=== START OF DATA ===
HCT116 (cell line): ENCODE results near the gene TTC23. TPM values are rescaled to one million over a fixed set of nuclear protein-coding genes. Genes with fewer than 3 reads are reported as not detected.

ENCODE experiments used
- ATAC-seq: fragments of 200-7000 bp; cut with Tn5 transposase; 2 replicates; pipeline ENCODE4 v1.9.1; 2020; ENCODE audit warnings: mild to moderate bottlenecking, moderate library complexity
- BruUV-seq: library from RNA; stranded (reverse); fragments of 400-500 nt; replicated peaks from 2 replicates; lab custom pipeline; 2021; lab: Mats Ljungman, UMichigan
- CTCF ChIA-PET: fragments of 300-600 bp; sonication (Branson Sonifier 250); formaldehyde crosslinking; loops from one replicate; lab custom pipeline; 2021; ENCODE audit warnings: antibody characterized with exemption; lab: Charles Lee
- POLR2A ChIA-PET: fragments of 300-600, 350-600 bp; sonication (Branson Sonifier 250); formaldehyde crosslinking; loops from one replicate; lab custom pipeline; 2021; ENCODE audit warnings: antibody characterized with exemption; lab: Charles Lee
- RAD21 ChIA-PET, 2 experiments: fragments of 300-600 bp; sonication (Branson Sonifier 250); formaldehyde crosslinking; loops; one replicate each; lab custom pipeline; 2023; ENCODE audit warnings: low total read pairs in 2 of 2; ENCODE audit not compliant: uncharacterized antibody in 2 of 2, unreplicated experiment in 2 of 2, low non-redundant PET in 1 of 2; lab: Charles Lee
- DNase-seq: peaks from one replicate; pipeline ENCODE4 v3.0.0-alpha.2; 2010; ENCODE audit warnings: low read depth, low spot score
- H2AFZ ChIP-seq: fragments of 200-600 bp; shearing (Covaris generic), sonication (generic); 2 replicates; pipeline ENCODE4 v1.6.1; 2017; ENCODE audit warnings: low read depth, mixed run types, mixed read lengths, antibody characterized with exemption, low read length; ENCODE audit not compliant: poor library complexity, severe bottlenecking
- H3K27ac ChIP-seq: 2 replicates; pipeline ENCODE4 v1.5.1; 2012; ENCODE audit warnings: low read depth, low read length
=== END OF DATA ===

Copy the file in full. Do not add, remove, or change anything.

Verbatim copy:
HCT116 (cell line): ENCODE results near the gene TTC23. TPM values are rescaled to one million over a fixed set of nuclear protein-coding genes. Genes with fewer than 3 reads are reported as not detected.

ENCODE experiments used
- ATAC-seq: fragments of 200-7000 bp; cut with Tn5 transposase; 2 replicates; pipeline ENCODE4 v1.9.1; 2020; ENCODE audit warnings: mild to moderate bottlenecking, moderate library complexity
- BruUV-seq: library from RNA; stranded (reverse); fragments of 400-500 nt; replicated peaks from 2 replicates; lab custom pipeline; 2021; lab: Mats Ljungman, UMichigan
- CTCF ChIA-PET: fragments of 300-600 bp; sonication (Branson Sonifier 250); formaldehyde crosslinking; loops from one replicate; lab custom pipeline; 2021; ENCODE audit warnings: antibody characterized with exemption; lab: Charles Lee
- POLR2A ChIA-PET: fragments of 300-600, 350-600 bp; sonication (Branson Sonifier 250); formaldehyde crosslinking; loops from one replicate; lab custom pipeline; 2021; ENCODE audit warnings: antibody characterized with exemption; lab: Charles Lee
- RAD21 ChIA-PET, 2 experiments: fragments of 300-600 bp; sonication (Branson Sonifier 250); formaldehyde crosslinking; loops; one replicate each; lab custom pipeline; 2023; ENCODE audit warnings: low total read pairs in 2 of 2; ENCODE audit not compliant: uncharacterized antibody in 2 of 2, unreplicated experiment in 2 of 2, low non-redundant PET in 1 of 2; lab: Charles Lee
- DNase-seq: peaks from one replicate; pipeline ENCODE4 v3.0.0-alpha.2; 2010; ENCODE audit warnings: low read depth, low spot score
- H2AFZ ChIP-seq: fragments of 200-600 bp; shearing (Covaris generic), sonication (generic); 2 replicates; pipeline ENCODE4 v1.6.1; 2017; ENCODE audit warnings: low read depth, mixed run types, mixed read lengths, antibody characterized with exemption, low read length; ENCODE audit not compliant: poor library complexity, severe bottlenecking
- H3K27ac ChIP-seq: 2 replicates; pipeline ENCODE4 v1.5.1; 2012; ENCODE audit warnings: low read depth, low read length